‘International Institutional Reform’ was the theme of the 2005 Hague Joint Conference on Contemporary Issues of International Law, which formed the basis of this book. This international Conference was attended by an interesting mix of established authorities and promising newcomers, practitioners and academics, international institution “insiders” and ‘users’, which resulted in a lively debate. The contributions of the forty-five speakers and the debate are included in the book.
The topics cover a wide range of international institutions and address questions such as: Are international institutions that were for the most part created in the 20th century, suited to dealing with the challenges of the 21st century? What is the self-reforming or self-cleansing power of international organizations? How much can be managed by relying on the implied powers doctrine? Which international institutions have been particularly successful in achieving their objectives and why? Which institutions have proved to be failures and ought to be scrapped forthwith? The final chapter includes the results of the workshops, conclusions and recommendations, and the interesting debate on effective reform of international institutions. The book is therefore highly recommended to everyone – academics, practitioners and policy-makers – working at international organizations or cooperating with them.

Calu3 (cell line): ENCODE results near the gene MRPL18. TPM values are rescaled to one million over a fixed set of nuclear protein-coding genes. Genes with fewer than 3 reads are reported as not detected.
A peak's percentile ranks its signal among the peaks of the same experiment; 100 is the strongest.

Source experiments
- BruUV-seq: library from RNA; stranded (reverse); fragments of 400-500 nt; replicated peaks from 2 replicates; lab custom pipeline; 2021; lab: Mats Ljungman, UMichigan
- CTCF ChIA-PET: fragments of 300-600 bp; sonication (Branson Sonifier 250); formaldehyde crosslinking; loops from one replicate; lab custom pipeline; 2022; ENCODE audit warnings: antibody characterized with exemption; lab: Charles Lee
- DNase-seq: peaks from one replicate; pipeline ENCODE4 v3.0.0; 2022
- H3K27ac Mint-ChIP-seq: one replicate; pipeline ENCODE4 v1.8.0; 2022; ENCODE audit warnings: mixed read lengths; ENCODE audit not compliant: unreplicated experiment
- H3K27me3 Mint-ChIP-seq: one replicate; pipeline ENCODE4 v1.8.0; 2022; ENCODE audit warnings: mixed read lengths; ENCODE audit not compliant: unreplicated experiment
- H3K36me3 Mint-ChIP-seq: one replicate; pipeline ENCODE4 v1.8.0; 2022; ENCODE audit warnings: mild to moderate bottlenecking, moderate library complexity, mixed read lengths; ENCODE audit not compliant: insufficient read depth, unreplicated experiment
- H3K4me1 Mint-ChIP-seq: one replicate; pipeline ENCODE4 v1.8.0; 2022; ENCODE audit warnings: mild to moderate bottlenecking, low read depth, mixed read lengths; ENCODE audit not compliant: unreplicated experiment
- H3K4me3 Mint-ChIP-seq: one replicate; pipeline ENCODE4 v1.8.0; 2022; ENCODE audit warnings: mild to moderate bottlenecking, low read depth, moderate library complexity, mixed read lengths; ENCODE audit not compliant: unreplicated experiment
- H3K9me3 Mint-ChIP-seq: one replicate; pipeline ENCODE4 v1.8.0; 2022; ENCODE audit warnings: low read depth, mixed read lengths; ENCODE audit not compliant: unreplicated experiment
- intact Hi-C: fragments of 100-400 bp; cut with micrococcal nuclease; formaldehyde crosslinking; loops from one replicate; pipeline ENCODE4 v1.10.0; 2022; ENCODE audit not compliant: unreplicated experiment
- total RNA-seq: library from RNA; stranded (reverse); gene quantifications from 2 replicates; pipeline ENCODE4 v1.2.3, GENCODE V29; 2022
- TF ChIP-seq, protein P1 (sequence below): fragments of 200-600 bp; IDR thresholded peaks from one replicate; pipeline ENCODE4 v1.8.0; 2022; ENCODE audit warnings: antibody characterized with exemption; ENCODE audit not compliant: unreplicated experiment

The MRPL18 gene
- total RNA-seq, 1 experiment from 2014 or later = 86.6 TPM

The Seventh Hague Joint Conference was organized by the ‘The Hague Joint Conferences on International Law’ Foundation, in which the American Society of International Law, the Netherlands Society of International Law and the T.M.C. Asser Institute (The Hague) participate. The Conference was held in The Hague.